It looks like mail may take a bit longer to get to its final destination soon.
This is all part of approved cuts in service by the U.S. Postal Service as part of its 10-year plan to stabilize the agency.
The USPS admitted to not running efficiently and sad it has been losing billions of dollars every year with how operations are running. However, a plan approved in August will cause a slowdown in mail delivery for first-class letters, flat envelopes and periodicals.
Officials said the agency is facing $160 billion in losses over the next decade, and the approved plan is supposed to help address those issues with part of that plan goes into effect Oct. 1.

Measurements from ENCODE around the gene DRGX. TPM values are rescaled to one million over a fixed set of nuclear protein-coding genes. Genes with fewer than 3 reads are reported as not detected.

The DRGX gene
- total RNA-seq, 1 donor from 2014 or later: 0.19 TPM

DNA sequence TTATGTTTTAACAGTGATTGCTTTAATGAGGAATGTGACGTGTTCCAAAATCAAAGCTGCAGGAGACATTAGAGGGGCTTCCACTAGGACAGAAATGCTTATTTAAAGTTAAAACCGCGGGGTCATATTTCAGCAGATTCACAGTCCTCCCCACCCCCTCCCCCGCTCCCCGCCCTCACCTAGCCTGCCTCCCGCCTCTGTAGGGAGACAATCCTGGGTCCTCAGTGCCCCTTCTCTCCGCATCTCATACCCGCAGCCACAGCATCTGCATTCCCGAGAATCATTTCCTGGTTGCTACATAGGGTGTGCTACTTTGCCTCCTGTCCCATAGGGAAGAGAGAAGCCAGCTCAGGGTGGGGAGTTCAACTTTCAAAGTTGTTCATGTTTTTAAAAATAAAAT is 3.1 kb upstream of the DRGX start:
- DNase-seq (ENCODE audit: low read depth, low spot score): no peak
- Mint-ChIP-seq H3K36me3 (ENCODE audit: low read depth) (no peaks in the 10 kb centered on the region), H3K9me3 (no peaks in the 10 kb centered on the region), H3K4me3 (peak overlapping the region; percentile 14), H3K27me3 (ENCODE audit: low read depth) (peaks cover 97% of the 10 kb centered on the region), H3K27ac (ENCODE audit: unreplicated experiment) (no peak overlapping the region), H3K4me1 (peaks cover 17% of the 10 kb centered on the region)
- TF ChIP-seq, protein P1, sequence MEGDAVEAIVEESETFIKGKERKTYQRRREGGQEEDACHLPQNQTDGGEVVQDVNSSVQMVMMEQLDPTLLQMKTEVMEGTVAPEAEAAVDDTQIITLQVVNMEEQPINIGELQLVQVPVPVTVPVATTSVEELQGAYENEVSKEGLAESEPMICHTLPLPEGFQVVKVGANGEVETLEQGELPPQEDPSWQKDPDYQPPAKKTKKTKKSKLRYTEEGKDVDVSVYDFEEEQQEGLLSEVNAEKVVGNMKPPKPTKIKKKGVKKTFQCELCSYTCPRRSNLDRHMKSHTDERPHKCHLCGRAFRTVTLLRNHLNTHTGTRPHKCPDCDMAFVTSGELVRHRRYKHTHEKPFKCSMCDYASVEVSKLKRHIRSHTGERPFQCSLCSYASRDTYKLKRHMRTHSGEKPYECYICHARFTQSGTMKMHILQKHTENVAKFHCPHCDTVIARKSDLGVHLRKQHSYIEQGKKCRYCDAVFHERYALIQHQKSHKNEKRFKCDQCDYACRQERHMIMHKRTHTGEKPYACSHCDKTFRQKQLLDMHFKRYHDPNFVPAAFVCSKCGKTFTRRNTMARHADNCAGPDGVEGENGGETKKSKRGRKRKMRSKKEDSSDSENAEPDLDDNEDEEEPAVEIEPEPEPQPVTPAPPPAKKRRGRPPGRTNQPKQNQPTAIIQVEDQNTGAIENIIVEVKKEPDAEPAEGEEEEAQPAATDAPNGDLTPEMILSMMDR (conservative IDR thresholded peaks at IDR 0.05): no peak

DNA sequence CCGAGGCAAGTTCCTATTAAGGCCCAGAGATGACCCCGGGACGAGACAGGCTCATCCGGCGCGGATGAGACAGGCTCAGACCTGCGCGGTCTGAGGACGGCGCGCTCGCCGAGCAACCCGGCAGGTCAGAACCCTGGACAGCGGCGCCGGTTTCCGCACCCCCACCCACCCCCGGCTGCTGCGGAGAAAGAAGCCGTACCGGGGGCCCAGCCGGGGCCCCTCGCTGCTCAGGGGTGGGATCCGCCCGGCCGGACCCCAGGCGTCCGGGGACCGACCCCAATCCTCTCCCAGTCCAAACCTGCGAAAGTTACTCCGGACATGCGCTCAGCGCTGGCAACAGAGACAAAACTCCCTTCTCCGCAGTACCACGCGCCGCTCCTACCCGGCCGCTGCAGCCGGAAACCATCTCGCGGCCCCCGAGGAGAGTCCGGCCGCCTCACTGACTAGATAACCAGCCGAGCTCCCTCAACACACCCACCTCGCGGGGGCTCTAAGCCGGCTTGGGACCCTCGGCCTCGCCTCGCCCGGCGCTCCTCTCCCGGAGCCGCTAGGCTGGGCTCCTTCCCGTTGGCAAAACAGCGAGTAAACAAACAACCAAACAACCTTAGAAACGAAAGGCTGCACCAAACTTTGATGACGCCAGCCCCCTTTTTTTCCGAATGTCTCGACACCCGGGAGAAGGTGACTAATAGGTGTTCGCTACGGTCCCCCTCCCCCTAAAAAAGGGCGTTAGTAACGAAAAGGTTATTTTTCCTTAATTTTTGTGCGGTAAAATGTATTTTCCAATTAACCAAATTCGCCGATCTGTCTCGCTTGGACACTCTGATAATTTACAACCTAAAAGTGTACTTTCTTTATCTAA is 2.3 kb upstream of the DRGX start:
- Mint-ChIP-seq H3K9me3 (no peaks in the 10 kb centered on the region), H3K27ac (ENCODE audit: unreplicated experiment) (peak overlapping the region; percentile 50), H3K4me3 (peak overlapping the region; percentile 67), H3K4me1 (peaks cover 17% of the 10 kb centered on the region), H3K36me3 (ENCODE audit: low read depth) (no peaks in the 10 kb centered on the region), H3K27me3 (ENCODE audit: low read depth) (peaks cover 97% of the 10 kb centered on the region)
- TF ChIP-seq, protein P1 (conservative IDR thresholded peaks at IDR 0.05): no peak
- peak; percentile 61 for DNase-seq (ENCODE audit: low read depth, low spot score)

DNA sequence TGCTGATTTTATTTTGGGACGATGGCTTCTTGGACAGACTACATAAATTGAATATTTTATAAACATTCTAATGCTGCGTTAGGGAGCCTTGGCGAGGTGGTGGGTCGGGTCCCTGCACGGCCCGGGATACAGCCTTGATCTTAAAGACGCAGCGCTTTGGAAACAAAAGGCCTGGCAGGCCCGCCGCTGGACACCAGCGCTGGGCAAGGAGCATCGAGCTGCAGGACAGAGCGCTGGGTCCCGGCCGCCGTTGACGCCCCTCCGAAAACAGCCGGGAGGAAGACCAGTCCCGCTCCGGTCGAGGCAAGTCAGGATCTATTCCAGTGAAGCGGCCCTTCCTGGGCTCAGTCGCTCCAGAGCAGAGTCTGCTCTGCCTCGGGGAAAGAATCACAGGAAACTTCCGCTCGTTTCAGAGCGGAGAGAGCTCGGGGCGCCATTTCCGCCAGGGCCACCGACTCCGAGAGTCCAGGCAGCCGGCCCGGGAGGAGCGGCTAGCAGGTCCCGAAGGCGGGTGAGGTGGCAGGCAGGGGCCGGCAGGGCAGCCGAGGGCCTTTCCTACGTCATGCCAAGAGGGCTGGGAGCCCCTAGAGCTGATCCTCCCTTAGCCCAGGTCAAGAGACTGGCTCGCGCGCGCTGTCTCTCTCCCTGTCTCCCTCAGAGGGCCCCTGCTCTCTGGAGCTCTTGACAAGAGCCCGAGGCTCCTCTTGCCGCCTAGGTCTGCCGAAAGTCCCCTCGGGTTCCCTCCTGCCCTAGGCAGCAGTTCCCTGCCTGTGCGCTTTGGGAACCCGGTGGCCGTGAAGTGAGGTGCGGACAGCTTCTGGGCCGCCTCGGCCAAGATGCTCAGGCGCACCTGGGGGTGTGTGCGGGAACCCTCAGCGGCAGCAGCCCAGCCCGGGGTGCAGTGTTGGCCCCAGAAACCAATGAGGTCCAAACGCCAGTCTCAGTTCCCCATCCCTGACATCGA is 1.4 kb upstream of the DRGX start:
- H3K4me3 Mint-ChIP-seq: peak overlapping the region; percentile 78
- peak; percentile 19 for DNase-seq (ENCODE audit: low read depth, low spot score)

One of the solutions is to push back delivery time, which pushes the delivery benchmark from a one to three-day window to a one to five-day window.
USPS said most first-class mail, about 70%, will still arrive in under three days. The delays will mostly affect pieces of mail that have to go farther, especially to and from Alaska, Hawaii, Puerto Rico or other U.S. territories.
Through this plan, not only will deliver times change, but it’s going to cost more to send packages.
Starting Oct. 3, priority mail, priority mail express, parcel select ground and USPS retail ground will increase prices anywhere from 75 cents to $5. This will extend until Dec. 26.